As for all the books and articles trying to absolve cheaters, honestly it's just nuts. Everyone has a chance to cheat daily. Most of us simply have the basic self control not to engage in that. The whole "insanity" theory is just so absurd it's beneath contempt and mostly it's preached by those who are disordered themselves. How "nice" of an excuse is that - I cheated because...temporary insanity.....ugh...... It's almost comical. How about married man/woman starts flirting with you or sharing their marriage problems with you inappropriately, STOP. That's it. That simple. Long before the "it just happened" bs, long before the "but I fell in love"........it's a long road between "hello" to we are now fck'ing each other and I don't care that they are married or in a relationship.....because my feelings.....and you know insanity.....lol....can't even type that without laughing at the absurdity.

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I would say that once they struck this agreement there was no more cheating—more of the conservative version of the liberal open marriage. I'm not even sure if I'd call this "screwed up." Your mother's value system just put certain things—nuclear family, religion, social perception—above fidelity.

 

Would you say she was happy in this arrangement? Was your father?

 

Ironically my mom was for the reasons you gave, but my dad was NOT, he wanted a divorce!

 

But since she wouldn't, he made the best of a very bad situation, had affairs, until he met the love of his life (my step mom) divorced my mom (she finally agreed to it), and married her once the divorce became final.

 

Looking back on those years, it was one big toxic dysfunctional mess, but as long as my dad didn't leave, upsetting my mom's social status mostly, she was happy.

 

I would call that quite screwed up actually so I'll have to disagree with you there.

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Imo, that's an excellent point to take into consideration regarding what may be one of the hidden drivers behind cheating.

 

Not to get too heavy, but I also think self-loathing (the human capacity for it) is the hidden driver behind a lot of moral codes. That's not aimed at you—at all—but just an observation.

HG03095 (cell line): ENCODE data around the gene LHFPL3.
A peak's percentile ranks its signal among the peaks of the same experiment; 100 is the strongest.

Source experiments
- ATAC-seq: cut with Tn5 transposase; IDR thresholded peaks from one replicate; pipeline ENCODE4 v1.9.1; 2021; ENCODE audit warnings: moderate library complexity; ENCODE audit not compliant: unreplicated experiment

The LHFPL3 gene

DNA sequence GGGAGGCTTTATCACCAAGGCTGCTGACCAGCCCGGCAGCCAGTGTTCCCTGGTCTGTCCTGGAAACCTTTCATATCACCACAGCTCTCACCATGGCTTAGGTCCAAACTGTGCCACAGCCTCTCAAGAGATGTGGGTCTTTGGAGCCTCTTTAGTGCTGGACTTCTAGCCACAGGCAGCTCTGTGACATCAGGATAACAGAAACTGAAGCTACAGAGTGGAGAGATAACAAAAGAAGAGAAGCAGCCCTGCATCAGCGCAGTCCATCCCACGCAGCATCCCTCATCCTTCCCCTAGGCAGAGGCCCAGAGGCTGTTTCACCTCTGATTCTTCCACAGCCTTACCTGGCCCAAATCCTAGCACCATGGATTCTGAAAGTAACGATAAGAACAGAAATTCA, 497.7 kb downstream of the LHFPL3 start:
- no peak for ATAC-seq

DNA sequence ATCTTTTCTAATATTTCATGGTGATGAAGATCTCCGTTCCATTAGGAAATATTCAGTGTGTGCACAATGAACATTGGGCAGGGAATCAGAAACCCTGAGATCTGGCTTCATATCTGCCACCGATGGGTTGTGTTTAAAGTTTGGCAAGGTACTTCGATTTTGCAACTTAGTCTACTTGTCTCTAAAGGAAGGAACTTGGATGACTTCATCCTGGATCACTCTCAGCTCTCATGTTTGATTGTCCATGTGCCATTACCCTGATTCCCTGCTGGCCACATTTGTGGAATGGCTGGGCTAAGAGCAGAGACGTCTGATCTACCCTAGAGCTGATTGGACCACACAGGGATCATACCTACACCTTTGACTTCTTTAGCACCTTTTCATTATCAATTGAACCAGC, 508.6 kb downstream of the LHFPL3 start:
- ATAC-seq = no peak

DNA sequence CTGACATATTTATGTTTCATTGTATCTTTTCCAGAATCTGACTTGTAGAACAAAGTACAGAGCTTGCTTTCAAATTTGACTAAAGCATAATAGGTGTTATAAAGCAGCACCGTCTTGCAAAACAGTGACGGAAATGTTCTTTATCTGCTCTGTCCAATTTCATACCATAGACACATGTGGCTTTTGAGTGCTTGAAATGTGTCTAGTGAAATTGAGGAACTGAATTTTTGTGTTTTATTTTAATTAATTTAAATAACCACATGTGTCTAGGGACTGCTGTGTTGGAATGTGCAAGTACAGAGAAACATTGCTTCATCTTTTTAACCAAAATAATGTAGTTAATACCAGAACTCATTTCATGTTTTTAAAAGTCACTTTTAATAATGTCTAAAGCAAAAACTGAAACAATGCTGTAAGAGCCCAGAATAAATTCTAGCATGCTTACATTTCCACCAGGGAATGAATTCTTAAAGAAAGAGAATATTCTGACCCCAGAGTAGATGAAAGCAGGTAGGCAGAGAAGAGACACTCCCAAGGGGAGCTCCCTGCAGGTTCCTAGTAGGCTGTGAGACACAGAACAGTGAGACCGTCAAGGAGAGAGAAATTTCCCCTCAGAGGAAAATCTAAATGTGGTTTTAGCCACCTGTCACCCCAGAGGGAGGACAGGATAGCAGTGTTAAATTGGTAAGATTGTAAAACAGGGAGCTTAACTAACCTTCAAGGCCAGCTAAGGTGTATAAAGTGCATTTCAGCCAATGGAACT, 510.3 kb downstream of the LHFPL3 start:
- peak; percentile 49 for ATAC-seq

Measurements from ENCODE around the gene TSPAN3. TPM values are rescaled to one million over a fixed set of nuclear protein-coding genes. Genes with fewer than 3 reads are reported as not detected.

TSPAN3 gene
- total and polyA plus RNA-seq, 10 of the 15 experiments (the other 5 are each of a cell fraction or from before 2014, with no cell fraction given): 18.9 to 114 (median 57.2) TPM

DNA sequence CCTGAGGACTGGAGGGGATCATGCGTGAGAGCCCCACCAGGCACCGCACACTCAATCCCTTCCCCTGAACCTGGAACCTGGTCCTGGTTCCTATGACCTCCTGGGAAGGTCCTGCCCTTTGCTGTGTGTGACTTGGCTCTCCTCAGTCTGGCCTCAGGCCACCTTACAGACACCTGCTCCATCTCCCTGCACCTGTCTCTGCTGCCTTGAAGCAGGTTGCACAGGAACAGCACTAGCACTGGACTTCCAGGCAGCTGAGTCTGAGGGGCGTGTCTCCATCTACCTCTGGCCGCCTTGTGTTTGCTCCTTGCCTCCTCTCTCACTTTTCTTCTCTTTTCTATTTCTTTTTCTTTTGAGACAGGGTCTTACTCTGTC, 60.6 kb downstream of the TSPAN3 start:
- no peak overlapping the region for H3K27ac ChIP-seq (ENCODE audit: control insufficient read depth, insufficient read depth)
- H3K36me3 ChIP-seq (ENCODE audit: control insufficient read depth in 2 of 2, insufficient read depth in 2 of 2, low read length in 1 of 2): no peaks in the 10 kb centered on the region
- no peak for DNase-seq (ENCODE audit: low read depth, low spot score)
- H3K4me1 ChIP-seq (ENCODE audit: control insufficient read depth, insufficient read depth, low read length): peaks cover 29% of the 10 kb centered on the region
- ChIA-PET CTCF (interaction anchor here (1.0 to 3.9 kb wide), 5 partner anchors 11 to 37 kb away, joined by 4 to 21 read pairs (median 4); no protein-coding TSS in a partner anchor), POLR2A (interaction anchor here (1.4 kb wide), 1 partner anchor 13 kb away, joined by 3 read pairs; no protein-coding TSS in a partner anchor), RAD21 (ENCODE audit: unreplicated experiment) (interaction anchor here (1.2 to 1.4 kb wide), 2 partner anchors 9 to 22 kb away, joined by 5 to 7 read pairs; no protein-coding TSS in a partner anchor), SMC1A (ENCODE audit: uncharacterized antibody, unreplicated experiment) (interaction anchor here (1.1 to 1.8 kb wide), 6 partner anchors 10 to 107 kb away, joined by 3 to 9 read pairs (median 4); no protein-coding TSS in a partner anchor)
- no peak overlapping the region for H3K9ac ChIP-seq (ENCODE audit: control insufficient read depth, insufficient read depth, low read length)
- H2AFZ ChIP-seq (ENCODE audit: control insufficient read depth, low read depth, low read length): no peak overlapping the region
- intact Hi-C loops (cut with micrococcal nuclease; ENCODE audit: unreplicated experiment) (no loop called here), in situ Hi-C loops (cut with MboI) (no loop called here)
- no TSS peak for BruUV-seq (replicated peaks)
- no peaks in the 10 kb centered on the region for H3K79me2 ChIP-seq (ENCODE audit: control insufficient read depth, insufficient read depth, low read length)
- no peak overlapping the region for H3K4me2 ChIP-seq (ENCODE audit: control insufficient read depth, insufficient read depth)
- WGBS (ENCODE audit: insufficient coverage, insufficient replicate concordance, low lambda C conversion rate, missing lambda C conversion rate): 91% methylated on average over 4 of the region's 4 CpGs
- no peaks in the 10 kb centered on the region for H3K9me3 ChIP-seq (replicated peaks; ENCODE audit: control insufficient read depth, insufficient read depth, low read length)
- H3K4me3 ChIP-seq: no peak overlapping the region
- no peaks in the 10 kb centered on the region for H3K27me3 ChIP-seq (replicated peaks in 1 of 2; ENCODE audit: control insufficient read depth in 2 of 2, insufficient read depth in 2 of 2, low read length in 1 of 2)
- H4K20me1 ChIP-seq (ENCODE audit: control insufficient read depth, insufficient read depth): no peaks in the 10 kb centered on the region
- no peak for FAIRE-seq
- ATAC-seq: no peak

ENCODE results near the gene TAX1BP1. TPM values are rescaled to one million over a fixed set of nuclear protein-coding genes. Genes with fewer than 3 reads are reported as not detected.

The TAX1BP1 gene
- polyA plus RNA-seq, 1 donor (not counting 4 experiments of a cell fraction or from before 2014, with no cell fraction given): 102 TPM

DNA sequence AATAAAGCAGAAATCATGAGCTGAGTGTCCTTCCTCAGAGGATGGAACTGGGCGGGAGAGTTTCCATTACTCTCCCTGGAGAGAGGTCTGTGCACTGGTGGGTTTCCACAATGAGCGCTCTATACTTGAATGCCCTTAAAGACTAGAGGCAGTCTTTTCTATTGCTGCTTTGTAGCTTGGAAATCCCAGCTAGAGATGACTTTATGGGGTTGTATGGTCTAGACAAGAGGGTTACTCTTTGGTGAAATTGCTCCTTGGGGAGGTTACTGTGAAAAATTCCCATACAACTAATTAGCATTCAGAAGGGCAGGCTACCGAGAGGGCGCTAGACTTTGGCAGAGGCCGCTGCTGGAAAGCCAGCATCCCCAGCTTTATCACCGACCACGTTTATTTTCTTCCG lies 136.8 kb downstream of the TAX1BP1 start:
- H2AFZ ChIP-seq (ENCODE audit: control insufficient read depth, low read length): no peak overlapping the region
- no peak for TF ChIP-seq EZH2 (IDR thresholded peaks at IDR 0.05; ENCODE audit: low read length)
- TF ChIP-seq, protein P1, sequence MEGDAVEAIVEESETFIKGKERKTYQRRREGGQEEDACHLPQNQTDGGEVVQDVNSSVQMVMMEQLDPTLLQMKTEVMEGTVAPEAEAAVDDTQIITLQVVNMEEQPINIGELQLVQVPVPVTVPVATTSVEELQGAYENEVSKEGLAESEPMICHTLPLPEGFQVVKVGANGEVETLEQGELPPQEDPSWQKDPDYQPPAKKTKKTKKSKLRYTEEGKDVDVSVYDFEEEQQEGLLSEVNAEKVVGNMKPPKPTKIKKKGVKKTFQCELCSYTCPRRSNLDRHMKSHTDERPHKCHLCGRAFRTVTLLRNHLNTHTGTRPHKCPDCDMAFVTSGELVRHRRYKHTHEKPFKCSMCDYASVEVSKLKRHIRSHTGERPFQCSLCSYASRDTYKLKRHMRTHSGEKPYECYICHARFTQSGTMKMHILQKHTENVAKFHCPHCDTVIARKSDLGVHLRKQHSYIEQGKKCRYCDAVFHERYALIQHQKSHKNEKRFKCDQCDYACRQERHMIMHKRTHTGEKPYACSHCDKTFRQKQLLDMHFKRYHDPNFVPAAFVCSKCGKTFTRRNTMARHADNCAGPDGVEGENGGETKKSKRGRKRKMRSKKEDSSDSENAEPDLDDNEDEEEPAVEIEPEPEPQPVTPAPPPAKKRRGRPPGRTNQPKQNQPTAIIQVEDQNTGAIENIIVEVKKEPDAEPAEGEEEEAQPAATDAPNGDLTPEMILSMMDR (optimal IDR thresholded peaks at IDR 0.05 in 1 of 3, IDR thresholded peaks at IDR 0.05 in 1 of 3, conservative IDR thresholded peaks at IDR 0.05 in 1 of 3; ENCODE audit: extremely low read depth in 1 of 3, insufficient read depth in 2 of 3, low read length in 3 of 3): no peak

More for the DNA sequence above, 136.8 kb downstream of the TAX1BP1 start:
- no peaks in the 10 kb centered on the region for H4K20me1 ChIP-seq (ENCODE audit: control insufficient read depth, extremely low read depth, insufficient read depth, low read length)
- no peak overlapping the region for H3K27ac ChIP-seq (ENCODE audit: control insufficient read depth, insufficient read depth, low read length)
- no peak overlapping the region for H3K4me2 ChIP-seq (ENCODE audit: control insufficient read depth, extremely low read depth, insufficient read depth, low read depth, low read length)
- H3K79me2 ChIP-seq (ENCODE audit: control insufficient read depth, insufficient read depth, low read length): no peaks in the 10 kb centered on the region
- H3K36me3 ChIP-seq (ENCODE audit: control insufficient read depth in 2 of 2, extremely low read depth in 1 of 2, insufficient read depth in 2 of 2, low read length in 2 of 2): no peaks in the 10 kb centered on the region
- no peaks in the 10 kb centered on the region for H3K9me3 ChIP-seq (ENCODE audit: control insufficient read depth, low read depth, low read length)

An argument can be made that religion, which is essentially a human invention created to cope with existing and the cornerstone for many moral codes, is, if not the product of self-loathing, at least popular due to it. The basic morals of most religions are essentially the same—be decent—but the mode of enforcement is to stir those waters of self-loathing and fear that our big human brains create.

 

So, just because I love chats like this, you can make an interesting argument where both the frustratingly lax attitude of your friend and the red-faced evangelist at the pulpit are both examples of people displaying, somewhat sideways, a capacity to sin inside them.

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I agree with your "self-loathing and obsessing about moral codes being connected" comment. However, I still feel that moral codes about being decent (I am referring to the positive sense of "decent" i.e. being fair and considerate) are valuable and not to be dismissed as a product of religion or self-loathing. Cheating is nor fair nor considerate and imo that should be motivation enough to refrain from enabling it.

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This is not always the case. Interestingly enough though, I know of two such cases, yet I do believe that the "victims" (both were women wildly pursued by married men) did make an informed choice. They both knew that this person was married hence, they had first hand evidence of his lack of integrity. If one knowingly enables a cheater at any point, imo, they lose the right to be called a "victim".

 

Weakened victim.

 

Time shields and props us up. We forget our low, desperate times in our lives.

 

 

Btw: Everything is a choice. Just eating meat can quickly get you thrown into a over-simplified bucket.